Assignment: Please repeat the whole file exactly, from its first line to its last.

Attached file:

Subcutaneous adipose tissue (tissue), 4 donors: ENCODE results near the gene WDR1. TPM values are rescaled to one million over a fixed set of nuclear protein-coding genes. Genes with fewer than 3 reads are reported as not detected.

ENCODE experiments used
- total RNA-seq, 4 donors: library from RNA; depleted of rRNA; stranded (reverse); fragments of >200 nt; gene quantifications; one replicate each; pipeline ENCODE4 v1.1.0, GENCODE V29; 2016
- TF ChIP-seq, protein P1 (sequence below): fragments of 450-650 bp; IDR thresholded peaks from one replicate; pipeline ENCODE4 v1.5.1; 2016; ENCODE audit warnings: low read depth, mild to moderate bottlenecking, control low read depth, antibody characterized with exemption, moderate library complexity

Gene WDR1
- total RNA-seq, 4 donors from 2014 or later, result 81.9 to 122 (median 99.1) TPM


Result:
Subcutaneous adipose tissue (tissue), 4 donors: ENCODE results near the gene WDR1. TPM values are rescaled to one million over a fixed set of nuclear protein-coding genes. Genes with fewer than 3 reads are reported as not detected.

ENCODE experiments used
- total RNA-seq, 4 donors: library from RNA; depleted of rRNA; stranded (reverse); fragments of >200 nt; gene quantifications; one replicate each; pipeline ENCODE4 v1.1.0, GENCODE V29; 2016
- TF ChIP-seq, protein P1 (sequence below): fragments of 450-650 bp; IDR thresholded peaks from one replicate; pipeline ENCODE4 v1.5.1; 2016; ENCODE audit warnings: low read depth, mild to moderate bottlenecking, control low read depth, antibody characterized with exemption, moderate library complexity

Gene WDR1
- total RNA-seq, 4 donors from 2014 or later, result 81.9 to 122 (median 99.1) TPM